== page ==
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The 1 Percent's Cry for Justice
It's out! This year's list of American success stories has just been published, and according to its compiler, it "instills confidence that the American dream is still very much alive."
Maybe you are one of these success stories. You might be a great public school teacher, for example, who motivated students to achieve new heights or an inventor who came up with an energy-saving device and got it to market at a fair price, generating a profit for yourself, the environment and society generally.
No, no, no. Not that kind of success. We're talking money — the flow of mammon beyond regular people's wildest dreams. That's how Forbes magazine measures not only "success," but also a person's value: You are what's in your Swiss bank account. And, just to rank last on this year's "Forbes 400" listing of America's wealthiest people, you need more than a billion dollars in financial wealth. To get into the top 10 requires at least $25 billion. And to be numero uno means you've got $66 billion socked away. Who says America is broke?
As Ray Charles sang, "Them that's got is them that gets." And sure enough, these richest of the riches got a lot richer in 2011 — the magazine gloated that these 400 swells jacked up their cumulative haul last year by $200 billion over the previous year — an average of half-a-billion each!
Now that's success, baby, especially when the typical American family's income dropped by 4 percent.
These ultra-wealthy, goes the Forbes narrative, are the "deserving rich," for they are our economy's makers and producers — as opposed to being takers and moochers, like those commoners who get Social Security, Medicare and other government help.
Before swallowing that, however, note that roughly 40 percent of these "achievers" on the list "achieved" their wealth by being well-born — they inherited the money from Dad and Mom. And all of them have indeed been takers, not only enjoying government programs, but also subsidies and tax advantages available only to the rich.
The Forbes list really says that you got special treatment — not that you are special.
But if the rich need to feel special, they can always count on the editors of Fortune. We should not be surprised that a magazine named Fortune would be empathetic to the feelings of the 1 percent, but — good grief — how embarrassingly sycophantish of the editors to hustle out a piece just before the presidential election titled, "Stop Beating up the Rich."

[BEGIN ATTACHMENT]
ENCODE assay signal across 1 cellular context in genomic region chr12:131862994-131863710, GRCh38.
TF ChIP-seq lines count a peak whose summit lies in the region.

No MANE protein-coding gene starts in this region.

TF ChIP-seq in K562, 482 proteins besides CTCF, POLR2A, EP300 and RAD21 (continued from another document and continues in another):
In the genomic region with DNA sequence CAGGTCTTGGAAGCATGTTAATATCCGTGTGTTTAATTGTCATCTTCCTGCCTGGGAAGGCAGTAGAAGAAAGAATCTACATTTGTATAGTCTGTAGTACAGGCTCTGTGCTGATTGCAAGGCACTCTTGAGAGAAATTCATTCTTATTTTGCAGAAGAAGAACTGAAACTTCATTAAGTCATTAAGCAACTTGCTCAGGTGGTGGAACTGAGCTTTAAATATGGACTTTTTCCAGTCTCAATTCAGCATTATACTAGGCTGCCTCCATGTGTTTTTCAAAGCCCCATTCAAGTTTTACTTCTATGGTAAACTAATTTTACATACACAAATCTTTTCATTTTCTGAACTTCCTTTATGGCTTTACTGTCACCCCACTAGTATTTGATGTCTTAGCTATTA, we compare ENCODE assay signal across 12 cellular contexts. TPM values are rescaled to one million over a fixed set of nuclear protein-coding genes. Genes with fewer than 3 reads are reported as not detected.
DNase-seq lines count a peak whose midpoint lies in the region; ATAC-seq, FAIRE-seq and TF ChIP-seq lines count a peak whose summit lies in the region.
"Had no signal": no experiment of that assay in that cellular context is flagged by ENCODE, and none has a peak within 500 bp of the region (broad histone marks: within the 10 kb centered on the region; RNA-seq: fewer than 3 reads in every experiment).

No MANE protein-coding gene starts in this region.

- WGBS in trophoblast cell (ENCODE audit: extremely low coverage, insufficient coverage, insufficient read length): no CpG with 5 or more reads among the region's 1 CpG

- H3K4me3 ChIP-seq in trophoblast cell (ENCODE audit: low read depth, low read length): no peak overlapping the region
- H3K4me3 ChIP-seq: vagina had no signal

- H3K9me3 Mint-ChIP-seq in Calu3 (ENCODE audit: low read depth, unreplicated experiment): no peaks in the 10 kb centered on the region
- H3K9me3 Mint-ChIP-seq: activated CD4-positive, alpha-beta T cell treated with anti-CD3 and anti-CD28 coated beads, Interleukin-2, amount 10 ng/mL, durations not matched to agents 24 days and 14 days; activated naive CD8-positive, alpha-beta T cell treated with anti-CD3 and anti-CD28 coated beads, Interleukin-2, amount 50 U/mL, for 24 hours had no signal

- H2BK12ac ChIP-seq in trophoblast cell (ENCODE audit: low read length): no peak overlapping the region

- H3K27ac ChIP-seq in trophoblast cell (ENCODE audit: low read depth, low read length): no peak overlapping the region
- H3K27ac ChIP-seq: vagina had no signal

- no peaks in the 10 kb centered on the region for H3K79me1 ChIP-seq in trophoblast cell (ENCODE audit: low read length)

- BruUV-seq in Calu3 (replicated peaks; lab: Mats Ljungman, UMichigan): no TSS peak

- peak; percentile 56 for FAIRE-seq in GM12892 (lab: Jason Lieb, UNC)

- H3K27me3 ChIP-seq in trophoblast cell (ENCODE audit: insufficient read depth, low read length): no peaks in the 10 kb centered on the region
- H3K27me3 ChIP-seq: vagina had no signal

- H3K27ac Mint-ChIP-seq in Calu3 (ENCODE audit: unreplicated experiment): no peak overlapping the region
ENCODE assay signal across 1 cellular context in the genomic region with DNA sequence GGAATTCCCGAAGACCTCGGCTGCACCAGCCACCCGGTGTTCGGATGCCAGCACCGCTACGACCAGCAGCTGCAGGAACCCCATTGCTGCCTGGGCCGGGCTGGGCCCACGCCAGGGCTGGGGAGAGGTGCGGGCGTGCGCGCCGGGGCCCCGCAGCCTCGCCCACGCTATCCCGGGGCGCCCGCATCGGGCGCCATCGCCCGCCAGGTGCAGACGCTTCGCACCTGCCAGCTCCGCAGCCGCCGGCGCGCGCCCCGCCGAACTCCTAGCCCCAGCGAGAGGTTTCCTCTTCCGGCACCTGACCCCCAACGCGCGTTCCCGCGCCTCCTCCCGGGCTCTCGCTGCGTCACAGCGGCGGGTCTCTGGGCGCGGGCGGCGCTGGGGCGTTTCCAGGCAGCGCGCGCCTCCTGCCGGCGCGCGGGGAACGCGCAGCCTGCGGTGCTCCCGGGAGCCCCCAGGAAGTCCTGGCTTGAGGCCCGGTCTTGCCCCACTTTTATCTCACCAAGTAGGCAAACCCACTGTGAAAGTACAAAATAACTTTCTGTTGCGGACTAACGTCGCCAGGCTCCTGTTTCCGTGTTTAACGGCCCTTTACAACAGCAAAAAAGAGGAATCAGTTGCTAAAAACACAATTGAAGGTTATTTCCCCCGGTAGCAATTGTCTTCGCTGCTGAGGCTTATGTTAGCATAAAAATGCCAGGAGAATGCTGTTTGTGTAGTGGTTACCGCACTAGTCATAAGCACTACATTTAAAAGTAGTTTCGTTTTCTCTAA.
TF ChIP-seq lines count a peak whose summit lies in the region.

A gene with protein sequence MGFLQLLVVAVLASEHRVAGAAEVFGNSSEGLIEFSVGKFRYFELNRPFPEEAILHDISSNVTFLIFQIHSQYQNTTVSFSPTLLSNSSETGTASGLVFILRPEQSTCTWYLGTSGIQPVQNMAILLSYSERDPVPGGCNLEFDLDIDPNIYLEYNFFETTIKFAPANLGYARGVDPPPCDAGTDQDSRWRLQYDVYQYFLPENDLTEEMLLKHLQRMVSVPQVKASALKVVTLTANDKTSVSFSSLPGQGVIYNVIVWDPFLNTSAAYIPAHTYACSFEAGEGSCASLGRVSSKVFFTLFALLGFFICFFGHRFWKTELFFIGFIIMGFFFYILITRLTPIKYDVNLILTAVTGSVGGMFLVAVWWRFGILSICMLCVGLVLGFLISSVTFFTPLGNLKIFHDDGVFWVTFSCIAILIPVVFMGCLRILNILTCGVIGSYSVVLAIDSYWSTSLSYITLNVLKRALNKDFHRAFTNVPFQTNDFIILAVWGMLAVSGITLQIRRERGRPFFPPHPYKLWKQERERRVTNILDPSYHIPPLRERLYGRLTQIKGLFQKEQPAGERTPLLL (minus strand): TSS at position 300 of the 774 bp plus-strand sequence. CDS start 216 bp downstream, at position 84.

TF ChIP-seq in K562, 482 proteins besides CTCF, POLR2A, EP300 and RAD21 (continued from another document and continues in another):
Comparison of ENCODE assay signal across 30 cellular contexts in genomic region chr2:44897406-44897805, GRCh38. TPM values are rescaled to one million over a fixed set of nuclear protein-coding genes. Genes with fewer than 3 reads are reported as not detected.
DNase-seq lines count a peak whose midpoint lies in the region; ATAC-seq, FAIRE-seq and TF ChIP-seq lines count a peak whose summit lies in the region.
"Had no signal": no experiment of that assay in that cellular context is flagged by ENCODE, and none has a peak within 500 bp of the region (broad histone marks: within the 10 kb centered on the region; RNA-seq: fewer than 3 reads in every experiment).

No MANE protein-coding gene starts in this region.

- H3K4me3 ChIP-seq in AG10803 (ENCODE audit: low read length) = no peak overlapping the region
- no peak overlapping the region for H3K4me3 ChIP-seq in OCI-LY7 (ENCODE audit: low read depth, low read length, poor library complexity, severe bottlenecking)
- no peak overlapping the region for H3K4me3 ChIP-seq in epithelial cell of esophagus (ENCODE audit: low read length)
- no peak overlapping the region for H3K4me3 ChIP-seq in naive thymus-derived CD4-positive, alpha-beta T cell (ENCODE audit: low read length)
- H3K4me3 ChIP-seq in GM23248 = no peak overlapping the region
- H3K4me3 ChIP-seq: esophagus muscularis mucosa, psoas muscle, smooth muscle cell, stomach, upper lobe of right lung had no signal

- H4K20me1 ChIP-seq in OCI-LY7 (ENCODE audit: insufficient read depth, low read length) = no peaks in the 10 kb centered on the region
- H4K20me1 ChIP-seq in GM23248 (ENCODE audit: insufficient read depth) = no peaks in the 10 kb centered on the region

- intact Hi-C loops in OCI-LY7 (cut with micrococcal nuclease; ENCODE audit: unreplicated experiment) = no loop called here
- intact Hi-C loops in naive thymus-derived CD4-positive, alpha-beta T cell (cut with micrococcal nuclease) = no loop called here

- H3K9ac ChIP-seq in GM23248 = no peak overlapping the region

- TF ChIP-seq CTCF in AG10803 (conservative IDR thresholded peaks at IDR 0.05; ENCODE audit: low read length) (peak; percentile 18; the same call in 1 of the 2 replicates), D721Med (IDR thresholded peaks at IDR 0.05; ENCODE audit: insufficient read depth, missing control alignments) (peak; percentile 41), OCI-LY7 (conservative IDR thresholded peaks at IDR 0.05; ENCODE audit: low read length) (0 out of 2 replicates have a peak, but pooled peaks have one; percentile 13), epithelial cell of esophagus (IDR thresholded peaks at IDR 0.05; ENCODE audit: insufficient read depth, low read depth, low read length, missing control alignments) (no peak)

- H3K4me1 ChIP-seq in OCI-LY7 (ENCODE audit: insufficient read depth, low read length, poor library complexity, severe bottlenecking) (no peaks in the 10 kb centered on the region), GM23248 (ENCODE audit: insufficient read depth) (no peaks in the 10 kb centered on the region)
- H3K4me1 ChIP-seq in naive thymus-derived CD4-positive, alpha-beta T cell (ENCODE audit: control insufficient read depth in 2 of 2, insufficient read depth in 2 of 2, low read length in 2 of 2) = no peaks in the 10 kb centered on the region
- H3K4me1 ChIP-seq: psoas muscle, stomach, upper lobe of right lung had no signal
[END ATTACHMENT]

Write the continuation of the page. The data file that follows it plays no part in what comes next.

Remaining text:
Written by Nina Easton, the timing of the article was less than fortunate, for it came out just as the infamous video surfaced showing Mitt Romney "beating up" the poor and the middle class, while his audience of fellow multimillionaires laughed, cheered and shouted encouragement.
Despite the timing, Mitt and company undoubtedly appreciated the writer's disdain for those who so insolently dare to criticize and even demonize those worthy ones at the top who, as she explained, "gained their wealth through their own efforts."
Also, you can almost hear the privileged ones applauding appreciatively as she scorns the divide between the 1 percent and the rest of us as a "flawed prism, marred by hyperbole, half-truths and unnecessary pessimism about what it means to succeed in America."
Passionately deploring "diatribes against the 1 percent," Easton assails critics of America's widening wealth inequality as being people who want "to raid the gold pot." On behalf of the pampered rich, she issues her own emotional "grito," wailing that critics must "stop the name-calling."
Does Easton propose any specific remedies for narrowing the wealth gap? You betcha, and it just happens to be one that's a favorite of Mitt and the multimillionaire's club — one that they prescribe for any and all of our nation's economic woes: "corporate tax reform," by which they mean lowering the corporate tax rate. Yeah, three decades of that trickle-down idea has worked so well for the middle-class and the poor, let's give 'em another jolt of it.
It's unclear why Fortune felt the need to print this piece of fluff or why Easton got the assignment, but her credit line does mention that her husband "is senior strategist for the Romney campaign." Curious, huh?